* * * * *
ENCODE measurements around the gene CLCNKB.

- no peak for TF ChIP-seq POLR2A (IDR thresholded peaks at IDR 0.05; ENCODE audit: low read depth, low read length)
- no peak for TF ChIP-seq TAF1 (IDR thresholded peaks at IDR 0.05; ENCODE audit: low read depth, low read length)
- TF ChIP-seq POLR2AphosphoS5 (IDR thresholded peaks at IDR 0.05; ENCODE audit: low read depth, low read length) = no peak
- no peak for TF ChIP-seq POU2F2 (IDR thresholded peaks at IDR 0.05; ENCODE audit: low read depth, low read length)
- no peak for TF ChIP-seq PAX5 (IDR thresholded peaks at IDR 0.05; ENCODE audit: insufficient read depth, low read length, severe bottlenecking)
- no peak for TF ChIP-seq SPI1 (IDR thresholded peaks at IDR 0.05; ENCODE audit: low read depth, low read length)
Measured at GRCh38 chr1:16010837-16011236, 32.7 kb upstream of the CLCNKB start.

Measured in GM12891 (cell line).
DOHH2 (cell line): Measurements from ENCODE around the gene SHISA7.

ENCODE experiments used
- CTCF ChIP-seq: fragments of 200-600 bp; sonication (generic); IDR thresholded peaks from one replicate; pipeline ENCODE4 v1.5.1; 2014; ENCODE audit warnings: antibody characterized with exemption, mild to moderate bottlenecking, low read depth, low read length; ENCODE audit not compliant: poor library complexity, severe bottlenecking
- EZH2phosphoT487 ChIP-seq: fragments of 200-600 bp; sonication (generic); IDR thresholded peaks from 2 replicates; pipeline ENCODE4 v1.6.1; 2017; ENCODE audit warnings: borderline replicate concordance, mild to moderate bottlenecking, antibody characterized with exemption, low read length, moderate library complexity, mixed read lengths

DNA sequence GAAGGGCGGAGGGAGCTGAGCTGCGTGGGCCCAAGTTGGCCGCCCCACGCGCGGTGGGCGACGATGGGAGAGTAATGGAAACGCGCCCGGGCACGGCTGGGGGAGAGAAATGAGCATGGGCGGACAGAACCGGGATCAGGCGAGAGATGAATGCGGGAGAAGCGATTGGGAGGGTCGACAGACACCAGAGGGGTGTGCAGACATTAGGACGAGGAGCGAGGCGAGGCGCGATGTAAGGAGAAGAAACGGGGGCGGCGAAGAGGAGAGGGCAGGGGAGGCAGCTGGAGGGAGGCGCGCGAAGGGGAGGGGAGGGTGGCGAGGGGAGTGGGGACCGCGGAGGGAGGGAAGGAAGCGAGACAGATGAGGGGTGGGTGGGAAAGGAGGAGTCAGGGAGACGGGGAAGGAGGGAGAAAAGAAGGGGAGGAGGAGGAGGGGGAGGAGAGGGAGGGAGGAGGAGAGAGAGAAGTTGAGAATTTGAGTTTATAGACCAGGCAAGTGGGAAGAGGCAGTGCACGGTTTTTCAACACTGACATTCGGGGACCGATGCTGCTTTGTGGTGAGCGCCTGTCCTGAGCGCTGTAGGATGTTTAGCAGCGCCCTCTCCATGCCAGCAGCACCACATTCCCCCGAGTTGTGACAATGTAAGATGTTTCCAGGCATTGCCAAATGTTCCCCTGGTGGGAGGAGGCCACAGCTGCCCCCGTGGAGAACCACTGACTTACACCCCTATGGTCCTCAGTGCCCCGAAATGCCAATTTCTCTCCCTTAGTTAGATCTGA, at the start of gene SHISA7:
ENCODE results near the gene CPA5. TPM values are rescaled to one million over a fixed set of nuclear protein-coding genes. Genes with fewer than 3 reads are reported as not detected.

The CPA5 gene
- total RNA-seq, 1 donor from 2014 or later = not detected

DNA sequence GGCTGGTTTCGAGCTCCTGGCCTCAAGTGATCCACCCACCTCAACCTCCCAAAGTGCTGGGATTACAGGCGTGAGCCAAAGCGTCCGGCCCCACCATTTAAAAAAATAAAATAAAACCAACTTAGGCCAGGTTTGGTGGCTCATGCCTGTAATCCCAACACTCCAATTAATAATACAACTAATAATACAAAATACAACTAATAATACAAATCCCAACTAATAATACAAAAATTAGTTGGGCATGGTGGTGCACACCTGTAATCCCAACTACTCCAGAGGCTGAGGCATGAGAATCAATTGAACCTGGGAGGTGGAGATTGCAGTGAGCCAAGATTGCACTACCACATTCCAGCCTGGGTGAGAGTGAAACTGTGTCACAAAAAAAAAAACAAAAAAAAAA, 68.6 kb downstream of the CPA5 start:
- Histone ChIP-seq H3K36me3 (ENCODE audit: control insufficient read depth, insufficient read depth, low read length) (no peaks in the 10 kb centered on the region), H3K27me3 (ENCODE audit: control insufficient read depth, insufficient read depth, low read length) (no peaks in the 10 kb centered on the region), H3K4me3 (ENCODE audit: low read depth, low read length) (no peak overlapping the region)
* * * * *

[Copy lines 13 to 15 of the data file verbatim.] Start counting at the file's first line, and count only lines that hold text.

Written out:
- EZH2phosphoT487 ChIP-seq: fragments of 200-600 bp; sonication (generic); IDR thresholded peaks from 2 replicates; pipeline ENCODE4 v1.6.1; 2017; ENCODE audit warnings: borderline replicate concordance, mild to moderate bottlenecking, antibody characterized with exemption, low read length, moderate library complexity, mixed read lengths

DNA sequence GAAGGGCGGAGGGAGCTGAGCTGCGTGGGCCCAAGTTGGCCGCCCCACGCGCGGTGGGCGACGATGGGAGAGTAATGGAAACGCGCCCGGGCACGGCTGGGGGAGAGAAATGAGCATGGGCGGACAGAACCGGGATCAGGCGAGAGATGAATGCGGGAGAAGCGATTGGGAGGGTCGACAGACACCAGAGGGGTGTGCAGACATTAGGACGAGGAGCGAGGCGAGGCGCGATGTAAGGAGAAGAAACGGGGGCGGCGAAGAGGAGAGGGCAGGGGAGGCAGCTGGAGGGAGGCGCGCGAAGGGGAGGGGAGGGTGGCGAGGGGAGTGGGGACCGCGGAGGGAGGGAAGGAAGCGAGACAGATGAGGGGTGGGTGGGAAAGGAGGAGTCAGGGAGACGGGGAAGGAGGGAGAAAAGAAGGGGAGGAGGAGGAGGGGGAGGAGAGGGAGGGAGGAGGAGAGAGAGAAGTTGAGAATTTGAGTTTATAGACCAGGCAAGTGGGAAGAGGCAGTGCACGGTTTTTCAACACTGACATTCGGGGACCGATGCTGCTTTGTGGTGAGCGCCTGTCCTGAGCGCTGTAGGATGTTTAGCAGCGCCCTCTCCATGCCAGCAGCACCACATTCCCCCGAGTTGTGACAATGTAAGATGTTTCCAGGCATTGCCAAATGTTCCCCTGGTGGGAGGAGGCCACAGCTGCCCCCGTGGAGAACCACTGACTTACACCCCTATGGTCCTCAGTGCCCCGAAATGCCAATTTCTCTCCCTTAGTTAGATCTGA, at the start of gene SHISA7:
ENCODE results near the gene CPA5. TPM values are rescaled to one million over a fixed set of nuclear protein-coding genes. Genes with fewer than 3 reads are reported as not detected.